Creating a sustainable democracy in Myanmar

Creating a sustainable democracy in Myanmar
Supporters react as Myanmar pro-democracy leader Aung San Suu Kyi gives a speech during her campaign rally for the upcoming general elections in Toungup, Rakhine state
PHOTO: Reuters

As Myanmar heads toward a historic general election in November, many will be judging the pace and scope of the country's democratic reforms.

We need first to compare the Myanmar of today with the Myanmar of just four or five years ago, when the country was under military dictatorship, with severe restrictions on the media and on Internet access; when gatherings of more than five people were prohibited; when international trade was tightly controlled; and only a tiny fraction of people had access to mobile telephones.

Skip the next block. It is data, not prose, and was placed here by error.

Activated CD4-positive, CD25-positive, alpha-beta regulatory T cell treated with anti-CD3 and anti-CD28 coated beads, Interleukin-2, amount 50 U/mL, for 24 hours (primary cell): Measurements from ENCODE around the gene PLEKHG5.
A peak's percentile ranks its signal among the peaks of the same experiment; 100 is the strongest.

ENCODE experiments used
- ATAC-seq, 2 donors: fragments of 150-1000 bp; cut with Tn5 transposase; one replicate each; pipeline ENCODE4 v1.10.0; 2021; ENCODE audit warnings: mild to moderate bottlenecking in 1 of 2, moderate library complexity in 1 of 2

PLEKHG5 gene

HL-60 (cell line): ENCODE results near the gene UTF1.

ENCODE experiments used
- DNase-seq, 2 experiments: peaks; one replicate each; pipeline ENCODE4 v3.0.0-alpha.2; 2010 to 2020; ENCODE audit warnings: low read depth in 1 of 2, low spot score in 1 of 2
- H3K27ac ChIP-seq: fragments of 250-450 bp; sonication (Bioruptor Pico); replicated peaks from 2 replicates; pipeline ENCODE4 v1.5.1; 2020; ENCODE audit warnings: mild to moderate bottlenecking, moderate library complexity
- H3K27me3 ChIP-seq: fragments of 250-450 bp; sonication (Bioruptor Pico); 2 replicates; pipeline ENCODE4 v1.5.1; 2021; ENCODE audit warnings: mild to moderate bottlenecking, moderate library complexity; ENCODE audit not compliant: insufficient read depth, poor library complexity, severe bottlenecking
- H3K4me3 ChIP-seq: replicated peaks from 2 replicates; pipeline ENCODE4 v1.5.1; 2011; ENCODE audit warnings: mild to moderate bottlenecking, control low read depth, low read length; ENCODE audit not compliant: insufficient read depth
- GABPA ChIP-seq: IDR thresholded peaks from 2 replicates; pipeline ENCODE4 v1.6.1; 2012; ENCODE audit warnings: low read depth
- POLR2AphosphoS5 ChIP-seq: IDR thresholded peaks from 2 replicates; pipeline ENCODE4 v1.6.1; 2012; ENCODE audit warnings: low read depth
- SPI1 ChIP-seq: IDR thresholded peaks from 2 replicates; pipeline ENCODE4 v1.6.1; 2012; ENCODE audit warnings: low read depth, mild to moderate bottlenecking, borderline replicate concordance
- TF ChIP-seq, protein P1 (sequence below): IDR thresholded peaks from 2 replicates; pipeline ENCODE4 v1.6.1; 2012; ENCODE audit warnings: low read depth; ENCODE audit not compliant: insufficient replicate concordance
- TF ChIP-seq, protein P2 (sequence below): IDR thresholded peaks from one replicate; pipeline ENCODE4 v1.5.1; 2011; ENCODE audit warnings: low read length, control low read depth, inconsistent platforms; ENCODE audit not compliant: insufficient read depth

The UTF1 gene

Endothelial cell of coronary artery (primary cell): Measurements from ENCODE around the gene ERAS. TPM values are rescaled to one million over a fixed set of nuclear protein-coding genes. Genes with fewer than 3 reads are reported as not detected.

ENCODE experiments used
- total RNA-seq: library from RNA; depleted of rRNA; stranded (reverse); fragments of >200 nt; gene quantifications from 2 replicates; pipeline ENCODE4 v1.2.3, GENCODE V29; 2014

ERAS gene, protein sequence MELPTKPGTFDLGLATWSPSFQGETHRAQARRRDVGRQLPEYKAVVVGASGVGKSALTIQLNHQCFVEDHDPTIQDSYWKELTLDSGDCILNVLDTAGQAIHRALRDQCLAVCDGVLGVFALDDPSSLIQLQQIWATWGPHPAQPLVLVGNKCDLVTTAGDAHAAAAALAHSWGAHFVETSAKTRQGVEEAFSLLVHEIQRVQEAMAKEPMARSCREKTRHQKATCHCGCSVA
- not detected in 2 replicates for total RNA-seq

Now there is a substantial political freedom, to a degree unparalleled over the preceding half century. People's living standards are rising; a peace process with the country's many ethnic armed groups is underway; and mobile telecommunications are spreading faster than anywhere else in the world.

The difference between now and then is stark, and the big changes that have taken place are all pointing in the right direction. A fundamental shift away from authoritarian rule has taken place in Myanmar's politics and economy, without bloodshed and without the descent into chaos we have seen in other countries such as Syria and Libya.

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